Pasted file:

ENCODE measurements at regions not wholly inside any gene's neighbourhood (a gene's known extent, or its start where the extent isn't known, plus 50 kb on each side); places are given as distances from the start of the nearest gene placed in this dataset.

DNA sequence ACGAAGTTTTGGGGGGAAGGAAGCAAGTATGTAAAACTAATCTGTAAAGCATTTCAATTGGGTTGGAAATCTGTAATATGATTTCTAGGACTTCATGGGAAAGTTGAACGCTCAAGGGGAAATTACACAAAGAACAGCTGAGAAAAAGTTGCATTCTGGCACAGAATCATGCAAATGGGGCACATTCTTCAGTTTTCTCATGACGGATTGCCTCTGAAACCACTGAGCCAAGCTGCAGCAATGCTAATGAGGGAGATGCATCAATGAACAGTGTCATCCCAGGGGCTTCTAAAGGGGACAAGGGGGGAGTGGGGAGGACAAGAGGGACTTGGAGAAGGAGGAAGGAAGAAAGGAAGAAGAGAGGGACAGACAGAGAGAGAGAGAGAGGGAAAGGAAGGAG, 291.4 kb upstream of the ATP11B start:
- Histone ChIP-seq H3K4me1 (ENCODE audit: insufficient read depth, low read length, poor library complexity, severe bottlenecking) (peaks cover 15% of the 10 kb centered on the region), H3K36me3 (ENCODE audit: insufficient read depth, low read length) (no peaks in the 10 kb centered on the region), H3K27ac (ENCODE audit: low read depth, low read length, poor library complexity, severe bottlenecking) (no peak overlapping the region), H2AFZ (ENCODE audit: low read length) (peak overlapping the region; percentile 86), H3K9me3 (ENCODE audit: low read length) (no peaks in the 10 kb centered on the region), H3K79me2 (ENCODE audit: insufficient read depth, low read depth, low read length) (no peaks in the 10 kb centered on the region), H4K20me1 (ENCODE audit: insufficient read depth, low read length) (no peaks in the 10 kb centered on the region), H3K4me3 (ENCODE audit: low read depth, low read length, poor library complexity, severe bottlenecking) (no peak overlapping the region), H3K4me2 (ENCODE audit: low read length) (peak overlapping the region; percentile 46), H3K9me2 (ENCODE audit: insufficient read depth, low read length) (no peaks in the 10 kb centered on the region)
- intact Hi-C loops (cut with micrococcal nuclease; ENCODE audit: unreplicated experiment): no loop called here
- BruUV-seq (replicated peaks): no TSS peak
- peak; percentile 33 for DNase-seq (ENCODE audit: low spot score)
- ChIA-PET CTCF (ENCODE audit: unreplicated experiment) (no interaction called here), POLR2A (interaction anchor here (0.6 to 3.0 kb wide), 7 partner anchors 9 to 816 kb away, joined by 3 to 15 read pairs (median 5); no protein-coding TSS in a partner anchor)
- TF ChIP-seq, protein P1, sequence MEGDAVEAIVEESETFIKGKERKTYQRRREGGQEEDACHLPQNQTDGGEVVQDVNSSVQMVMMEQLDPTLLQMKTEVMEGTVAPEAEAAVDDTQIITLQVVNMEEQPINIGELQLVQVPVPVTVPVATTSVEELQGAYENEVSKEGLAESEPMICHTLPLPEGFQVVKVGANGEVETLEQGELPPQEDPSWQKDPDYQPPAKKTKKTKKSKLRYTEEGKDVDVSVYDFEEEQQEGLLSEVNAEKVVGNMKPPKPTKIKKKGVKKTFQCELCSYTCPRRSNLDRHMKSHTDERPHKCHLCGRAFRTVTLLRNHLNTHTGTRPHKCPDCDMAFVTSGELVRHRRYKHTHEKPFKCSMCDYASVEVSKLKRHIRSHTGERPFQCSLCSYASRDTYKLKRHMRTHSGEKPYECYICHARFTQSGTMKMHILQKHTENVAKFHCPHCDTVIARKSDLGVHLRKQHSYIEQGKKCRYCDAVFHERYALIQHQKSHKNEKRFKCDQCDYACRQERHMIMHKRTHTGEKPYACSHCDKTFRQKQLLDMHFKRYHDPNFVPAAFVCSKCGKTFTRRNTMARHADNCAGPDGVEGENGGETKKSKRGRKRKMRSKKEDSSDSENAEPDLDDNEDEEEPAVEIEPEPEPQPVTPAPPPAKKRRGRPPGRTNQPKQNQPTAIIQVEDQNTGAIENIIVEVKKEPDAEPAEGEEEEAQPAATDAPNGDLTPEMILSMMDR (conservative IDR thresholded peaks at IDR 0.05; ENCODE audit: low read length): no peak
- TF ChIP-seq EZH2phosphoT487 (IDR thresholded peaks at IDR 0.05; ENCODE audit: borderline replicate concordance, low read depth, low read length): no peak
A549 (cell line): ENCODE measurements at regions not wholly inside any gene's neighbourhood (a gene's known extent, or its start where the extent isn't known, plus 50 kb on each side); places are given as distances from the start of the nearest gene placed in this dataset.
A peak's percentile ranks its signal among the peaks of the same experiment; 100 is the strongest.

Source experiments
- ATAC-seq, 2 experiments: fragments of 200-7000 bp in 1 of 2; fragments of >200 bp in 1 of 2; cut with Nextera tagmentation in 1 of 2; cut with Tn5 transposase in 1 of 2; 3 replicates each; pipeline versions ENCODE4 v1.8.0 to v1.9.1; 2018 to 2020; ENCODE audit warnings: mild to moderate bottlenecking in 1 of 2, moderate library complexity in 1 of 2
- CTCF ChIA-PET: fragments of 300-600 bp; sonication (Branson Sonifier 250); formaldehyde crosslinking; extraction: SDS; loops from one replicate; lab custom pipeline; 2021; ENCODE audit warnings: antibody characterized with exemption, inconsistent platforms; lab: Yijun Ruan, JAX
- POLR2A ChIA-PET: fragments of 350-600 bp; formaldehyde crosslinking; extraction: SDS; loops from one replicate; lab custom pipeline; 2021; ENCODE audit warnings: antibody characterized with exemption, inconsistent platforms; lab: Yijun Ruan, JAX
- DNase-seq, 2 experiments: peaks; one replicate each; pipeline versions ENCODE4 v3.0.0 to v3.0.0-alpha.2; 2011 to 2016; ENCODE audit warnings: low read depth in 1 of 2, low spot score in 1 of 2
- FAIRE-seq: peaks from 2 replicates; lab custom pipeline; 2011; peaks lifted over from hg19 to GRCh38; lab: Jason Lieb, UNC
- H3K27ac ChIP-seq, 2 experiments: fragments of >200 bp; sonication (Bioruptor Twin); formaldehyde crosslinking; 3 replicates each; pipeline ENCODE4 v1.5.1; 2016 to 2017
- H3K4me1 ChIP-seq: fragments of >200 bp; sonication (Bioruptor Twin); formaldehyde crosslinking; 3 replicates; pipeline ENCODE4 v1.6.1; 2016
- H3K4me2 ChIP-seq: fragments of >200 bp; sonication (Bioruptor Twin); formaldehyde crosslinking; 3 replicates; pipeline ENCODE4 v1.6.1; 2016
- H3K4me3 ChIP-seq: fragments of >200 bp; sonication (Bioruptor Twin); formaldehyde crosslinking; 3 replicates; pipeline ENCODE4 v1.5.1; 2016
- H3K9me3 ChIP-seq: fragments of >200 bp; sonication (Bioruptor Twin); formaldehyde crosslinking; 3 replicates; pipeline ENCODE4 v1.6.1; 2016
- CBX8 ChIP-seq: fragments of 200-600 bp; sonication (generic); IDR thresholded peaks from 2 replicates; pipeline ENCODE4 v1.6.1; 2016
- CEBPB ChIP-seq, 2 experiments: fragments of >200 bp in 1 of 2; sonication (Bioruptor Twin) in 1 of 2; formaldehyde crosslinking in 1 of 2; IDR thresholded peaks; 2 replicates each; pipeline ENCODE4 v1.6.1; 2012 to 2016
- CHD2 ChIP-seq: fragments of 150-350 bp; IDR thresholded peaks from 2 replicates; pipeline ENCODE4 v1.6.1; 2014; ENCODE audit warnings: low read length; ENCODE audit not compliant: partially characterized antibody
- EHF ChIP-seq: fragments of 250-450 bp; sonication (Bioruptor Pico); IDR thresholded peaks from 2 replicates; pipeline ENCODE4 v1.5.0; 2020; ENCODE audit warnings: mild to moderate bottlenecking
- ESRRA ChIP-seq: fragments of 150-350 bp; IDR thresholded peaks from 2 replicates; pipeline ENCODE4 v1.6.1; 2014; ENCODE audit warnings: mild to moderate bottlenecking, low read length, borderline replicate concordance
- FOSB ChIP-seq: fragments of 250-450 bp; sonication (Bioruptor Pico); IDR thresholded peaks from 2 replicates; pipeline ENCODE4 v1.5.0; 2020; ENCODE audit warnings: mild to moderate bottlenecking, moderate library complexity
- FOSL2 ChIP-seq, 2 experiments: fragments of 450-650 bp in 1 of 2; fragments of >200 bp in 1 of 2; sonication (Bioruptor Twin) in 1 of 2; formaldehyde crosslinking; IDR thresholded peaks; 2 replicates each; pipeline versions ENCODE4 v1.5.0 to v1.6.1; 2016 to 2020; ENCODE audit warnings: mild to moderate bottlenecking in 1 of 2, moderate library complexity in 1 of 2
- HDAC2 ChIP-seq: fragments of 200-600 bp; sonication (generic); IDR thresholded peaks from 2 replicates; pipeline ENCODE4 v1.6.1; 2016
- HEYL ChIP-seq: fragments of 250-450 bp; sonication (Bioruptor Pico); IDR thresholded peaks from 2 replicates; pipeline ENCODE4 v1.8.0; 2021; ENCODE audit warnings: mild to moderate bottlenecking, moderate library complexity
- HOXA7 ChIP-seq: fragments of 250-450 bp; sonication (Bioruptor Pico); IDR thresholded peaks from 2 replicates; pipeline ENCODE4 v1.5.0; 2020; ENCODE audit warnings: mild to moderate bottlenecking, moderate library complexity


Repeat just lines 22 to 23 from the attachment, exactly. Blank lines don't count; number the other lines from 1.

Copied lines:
- H3K9me3 ChIP-seq: fragments of >200 bp; sonication (Bioruptor Twin); formaldehyde crosslinking; 3 replicates; pipeline ENCODE4 v1.6.1; 2016
- CBX8 ChIP-seq: fragments of 200-600 bp; sonication (generic); IDR thresholded peaks from 2 replicates; pipeline ENCODE4 v1.6.1; 2016